Ole Rømer, the speed of light, the apparent period of Io, the Doppler effect, and the dynamics of Earth and Jupiter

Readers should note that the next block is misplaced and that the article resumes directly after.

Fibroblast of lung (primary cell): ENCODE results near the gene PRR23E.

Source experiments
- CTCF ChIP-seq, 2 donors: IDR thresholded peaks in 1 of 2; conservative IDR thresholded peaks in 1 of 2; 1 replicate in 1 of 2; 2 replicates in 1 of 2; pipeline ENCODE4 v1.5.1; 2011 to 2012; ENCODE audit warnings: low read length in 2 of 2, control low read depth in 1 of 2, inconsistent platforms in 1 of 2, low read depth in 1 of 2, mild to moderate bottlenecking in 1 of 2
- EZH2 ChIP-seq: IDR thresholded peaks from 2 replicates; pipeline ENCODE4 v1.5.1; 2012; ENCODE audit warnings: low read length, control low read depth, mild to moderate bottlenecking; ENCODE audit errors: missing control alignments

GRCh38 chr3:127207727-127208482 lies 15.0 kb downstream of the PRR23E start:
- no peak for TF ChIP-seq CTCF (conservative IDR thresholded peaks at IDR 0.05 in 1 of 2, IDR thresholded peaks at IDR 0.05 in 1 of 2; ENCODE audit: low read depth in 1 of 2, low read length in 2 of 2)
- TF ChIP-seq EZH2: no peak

Ole Rømer's (1676) method of using variations in the apparent period of Jupiter's moon, Io, to demonstrate that the speed of light is finite made use of what we would today call a ``Doppler'' method. He did this 166 years before Christian Doppler described what we now call the Doppler effect and the mechanism in 1842. Although the method Rømer conceived is unquestionably valid, his original and only paper on the subject left out much of the detail necessary to determine whether his measurements were adequate to the task of demonstrating the effect he claimed to have observed. Unfortunately, the timekeeping available to Rømer and his colleagues Picard and Cassini, each of whom made some of the observations involved, was, at best, not quite up to the task of measuring the necessary times with sufficient accuracy. Mathematical analysis of the dynamics of the Earth/Jupiter synodic system allows a more thorough analysis of Rømer's work than has previously been made. Rømer's case was built on four ``observations,'' one of which clearly failed, one of which was successful, and two of which were quite questionable.